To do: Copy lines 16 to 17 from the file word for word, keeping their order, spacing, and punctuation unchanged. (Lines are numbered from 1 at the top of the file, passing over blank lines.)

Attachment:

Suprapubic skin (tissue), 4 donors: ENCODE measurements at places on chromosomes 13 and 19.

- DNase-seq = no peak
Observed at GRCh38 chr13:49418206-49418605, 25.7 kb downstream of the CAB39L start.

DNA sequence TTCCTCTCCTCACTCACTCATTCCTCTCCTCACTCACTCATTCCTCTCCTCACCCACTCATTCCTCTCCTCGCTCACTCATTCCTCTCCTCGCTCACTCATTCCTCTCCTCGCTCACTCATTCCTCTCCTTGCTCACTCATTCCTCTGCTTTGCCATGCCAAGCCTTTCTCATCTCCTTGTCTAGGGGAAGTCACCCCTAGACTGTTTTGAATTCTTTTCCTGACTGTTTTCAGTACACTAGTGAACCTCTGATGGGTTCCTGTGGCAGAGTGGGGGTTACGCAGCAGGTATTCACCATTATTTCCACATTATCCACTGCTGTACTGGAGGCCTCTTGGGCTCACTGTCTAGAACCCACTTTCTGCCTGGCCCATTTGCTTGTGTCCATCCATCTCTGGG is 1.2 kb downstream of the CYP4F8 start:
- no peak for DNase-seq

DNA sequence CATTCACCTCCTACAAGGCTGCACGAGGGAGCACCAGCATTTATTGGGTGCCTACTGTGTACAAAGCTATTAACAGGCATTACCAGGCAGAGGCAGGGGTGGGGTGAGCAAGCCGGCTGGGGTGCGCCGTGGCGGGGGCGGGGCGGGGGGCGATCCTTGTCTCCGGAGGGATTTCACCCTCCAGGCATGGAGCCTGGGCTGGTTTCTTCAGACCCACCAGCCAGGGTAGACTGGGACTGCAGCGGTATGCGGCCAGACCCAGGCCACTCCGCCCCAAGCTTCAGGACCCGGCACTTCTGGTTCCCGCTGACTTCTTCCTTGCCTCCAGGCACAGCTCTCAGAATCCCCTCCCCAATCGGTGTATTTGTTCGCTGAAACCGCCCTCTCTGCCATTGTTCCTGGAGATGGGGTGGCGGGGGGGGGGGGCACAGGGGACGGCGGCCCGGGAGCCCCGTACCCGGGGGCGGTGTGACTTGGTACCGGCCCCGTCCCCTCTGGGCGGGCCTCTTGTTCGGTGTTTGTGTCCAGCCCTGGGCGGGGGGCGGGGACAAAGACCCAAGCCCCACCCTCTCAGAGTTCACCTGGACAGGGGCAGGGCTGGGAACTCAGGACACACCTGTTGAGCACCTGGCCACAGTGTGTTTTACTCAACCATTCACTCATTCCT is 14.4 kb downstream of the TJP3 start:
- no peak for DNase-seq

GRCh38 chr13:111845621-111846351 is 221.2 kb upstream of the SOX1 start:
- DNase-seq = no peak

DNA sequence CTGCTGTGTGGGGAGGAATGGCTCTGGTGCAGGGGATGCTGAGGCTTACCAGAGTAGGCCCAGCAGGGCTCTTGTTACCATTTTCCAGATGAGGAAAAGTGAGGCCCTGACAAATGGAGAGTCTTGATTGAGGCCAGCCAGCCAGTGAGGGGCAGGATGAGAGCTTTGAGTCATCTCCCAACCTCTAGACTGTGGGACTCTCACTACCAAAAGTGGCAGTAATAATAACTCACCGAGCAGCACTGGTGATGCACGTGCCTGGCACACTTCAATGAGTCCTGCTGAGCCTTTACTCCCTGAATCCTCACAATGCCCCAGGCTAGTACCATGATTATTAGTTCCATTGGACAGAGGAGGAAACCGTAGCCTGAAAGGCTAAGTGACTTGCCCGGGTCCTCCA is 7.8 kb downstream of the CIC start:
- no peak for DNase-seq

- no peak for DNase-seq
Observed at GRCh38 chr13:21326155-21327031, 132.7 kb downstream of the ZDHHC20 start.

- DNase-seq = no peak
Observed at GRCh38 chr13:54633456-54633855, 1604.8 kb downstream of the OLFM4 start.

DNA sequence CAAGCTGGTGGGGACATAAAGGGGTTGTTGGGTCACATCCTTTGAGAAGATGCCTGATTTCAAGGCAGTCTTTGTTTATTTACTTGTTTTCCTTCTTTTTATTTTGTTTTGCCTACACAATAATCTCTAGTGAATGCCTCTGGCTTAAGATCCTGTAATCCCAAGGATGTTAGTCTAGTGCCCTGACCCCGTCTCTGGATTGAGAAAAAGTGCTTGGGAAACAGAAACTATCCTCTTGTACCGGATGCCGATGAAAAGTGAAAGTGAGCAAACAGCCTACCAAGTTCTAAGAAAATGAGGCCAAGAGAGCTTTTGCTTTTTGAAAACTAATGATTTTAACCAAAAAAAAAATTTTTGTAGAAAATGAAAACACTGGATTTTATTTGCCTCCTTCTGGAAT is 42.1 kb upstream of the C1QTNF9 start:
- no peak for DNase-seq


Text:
DNA sequence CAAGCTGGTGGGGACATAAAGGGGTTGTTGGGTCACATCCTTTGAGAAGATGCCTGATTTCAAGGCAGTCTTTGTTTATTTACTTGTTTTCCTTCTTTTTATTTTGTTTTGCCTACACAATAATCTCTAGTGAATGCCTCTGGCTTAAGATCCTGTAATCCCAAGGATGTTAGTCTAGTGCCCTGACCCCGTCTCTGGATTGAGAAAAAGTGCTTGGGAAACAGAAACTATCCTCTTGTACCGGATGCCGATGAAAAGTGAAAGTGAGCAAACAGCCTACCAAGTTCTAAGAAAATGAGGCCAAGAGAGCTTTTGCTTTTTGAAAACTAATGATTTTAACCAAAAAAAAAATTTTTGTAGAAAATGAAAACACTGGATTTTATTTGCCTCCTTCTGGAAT is 42.1 kb upstream of the C1QTNF9 start:
- no peak for DNase-seq